Being ambushed by hordes of enemies is absolutely not what I expect of a Tomb Raider game. “A survival is born”, yeah! But Tomb Raider games are not just about surviving! So yes there are caves and tombs to explore but the puzzle system they use and abuse for every single one of them is amusing to begin with (!) The point is that exploration is reduced to that weird Island where you end up killing Japanese royal soldiers and the zombie queen Himiko to finish the game and that was the part of the game I liked the most… to be honest. Because in that game you can’t even kill a wolf by yourself… the only wolf you get to kill is a QTE. So yeah, the first part of the game is long.
You don’t do much except moving forwards, wondering…
“What’s that game I’m playing already?” Fortunately the gameplay is fluid.
I enjoyed the few platform sections the player has to go through and the overall game was sort of groundbreaking for the franchise, that’s probably the only thing it has.
Without Tomb Raider 9, there wouldn’t have been any other Tomb Raider games. So I’m glad that it came out.
The question remains: have Square Enix, Crystal Dynamics and Eidos learnt of their mistakes? The LEGEND has it that #8 is TOMB RAIDER 7.
Now I like “Legend” very much, but there are some things that I simply cannot forgive in a Tomb Raider game. If I was globally impressed by the level design and the polished gameplay “Legend” offers, I simply hated those moments that I think do not belong to such a game. As for “A Survivor is Born” in 2013, for example. Being regularly ambushed by your enemies and shooting at bad guys while driving a motorcycle in Peru could be amusing but not in Tomb Raider game and not in so long sequences! In “Legend”, and that’s the problem, action has taken precedence over typical platform gameplay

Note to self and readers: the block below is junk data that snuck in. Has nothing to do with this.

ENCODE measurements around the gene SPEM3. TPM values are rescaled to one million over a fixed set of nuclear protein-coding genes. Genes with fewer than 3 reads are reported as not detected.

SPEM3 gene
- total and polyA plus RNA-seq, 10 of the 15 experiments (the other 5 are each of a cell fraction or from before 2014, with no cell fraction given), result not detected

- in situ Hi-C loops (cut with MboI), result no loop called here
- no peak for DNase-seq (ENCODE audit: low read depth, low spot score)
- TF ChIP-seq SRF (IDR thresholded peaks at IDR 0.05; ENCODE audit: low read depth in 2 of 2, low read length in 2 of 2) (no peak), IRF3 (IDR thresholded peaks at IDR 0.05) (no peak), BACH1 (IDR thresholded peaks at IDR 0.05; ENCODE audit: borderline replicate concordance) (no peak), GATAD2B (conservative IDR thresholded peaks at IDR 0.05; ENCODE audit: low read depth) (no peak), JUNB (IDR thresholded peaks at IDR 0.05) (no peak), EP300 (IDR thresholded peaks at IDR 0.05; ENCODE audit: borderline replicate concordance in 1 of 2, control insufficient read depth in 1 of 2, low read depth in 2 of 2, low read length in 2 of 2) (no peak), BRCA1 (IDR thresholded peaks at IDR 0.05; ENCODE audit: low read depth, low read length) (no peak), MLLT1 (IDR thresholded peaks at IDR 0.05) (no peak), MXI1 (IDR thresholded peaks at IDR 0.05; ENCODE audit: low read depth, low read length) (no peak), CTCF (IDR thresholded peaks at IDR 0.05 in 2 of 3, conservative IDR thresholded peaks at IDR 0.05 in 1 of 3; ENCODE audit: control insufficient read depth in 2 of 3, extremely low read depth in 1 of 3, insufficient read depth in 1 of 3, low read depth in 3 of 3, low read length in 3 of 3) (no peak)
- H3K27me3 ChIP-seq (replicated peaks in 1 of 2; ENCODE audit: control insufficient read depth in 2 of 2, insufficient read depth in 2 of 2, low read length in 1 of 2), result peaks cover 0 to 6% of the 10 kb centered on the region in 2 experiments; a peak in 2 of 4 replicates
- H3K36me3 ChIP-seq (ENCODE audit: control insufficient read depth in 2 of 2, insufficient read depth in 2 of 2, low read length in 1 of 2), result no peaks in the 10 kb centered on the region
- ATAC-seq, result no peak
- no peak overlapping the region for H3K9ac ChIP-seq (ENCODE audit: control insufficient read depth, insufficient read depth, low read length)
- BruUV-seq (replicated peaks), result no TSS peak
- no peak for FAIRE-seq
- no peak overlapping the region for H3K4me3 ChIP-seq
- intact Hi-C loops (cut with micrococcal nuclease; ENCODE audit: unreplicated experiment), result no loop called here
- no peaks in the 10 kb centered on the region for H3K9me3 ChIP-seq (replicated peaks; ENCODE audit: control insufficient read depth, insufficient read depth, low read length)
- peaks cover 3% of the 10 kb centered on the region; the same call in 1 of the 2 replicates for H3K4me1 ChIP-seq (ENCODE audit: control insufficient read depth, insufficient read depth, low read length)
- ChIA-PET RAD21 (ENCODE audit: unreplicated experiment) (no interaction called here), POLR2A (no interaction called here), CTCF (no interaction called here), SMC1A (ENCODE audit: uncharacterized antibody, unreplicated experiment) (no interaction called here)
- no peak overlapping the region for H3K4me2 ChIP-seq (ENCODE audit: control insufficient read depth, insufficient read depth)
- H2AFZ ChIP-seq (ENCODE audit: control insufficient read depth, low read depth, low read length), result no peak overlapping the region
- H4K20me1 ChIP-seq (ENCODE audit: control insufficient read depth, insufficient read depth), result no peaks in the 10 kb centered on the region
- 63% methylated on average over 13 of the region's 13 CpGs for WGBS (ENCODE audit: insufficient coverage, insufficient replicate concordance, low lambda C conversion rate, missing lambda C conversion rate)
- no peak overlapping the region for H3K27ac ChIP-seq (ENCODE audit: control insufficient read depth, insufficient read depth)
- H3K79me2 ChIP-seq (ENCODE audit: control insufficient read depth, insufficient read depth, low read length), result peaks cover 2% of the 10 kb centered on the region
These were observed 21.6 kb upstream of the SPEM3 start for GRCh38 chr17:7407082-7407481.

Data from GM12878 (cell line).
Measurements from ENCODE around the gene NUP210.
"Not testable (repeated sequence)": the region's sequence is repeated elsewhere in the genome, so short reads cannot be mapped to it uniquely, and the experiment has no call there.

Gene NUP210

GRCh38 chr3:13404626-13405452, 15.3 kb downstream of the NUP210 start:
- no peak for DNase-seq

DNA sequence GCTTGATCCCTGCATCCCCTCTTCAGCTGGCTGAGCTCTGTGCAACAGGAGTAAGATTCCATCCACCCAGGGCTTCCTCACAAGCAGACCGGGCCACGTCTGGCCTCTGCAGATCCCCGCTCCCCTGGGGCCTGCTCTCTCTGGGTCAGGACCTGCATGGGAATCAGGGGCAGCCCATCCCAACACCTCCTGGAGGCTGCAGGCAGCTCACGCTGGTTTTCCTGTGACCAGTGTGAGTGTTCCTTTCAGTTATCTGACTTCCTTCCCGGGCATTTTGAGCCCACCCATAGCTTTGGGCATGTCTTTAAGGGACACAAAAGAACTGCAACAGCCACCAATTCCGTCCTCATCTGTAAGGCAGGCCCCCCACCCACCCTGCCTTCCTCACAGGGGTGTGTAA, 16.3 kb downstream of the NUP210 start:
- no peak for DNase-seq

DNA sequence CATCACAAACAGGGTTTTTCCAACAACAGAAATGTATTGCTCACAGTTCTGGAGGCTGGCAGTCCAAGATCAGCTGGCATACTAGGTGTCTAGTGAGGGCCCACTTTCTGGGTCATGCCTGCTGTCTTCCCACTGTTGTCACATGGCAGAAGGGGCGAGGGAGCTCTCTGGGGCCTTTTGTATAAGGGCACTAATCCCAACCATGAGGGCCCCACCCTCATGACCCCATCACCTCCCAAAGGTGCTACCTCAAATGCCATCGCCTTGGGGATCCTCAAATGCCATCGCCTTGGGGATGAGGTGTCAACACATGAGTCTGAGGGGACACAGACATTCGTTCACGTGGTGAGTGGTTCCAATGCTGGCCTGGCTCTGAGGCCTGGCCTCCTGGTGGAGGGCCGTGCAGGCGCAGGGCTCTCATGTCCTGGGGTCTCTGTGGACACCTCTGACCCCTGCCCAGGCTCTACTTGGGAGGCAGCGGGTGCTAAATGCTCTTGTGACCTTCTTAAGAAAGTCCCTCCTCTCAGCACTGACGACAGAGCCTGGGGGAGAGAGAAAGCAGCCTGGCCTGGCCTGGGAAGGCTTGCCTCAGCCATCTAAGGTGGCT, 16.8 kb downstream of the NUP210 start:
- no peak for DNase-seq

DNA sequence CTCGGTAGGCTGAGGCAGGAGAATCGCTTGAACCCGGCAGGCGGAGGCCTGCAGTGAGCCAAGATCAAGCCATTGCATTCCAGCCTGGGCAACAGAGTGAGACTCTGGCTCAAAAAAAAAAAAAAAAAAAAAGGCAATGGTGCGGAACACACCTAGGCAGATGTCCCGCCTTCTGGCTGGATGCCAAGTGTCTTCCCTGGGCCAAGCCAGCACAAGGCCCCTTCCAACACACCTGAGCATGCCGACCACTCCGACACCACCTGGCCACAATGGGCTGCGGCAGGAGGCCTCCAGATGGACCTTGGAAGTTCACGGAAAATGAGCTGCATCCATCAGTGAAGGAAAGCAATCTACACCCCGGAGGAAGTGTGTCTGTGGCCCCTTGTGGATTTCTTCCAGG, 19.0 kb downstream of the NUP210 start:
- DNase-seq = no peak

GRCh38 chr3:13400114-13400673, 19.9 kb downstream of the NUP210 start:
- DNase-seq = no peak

you’d expect of the Tomb Raider franchise. The same rule of thumb applies to the various and numerous QuickTime Events you find in that game. It would be unfair not to admit that “Legend” was more than just that–it was a rebirth. It reintroduced Lara’s Home. It reintroduced secrets; and brought us players through many areas throughout the world. Some more interesting than others. Graphics are quite good actually, even for 2006 but that’s it! Yes, you have puzzles and traps.
But so did you in the first Tomb Raider installment…
and that one had a better story. Talking about it… Now #7: TOMB RAIDER (1996). The game that got me acquainted with the franchise. It’s hard to rank all those games and not pay tribute to the first one. Because in France we got our games a little bit later than the rest of the world, I remember my brother used to play it while
Tomb Raider II was coming out. Must have been something like 7 or 8 years old and those dinosaurs (in the Lost Valley) scared the crap out of me. But I liked what I saw.
I liked the ideas the game had been based on: exploration, discovery. An environment where you can move freely; and mythology. Of course, I finished the game when I was older but only after I played the three ones that came after it. The game is really good, but level design is too repetitive and the environment is always enclosed. You never get to see a sunlit-blue sky as you do in Tomb Raider II and some puzzles are difficult only because level design is not always very intuitive. “Unfinished Business” is a nice addition but I would have preferred the order of the levels was coherent with the first entry of this formidable franchise. By the way, to illustrate this classic game I used pictures of Tomb Raider I’s extension’s unofficial remake because my computer could not have the game work properly.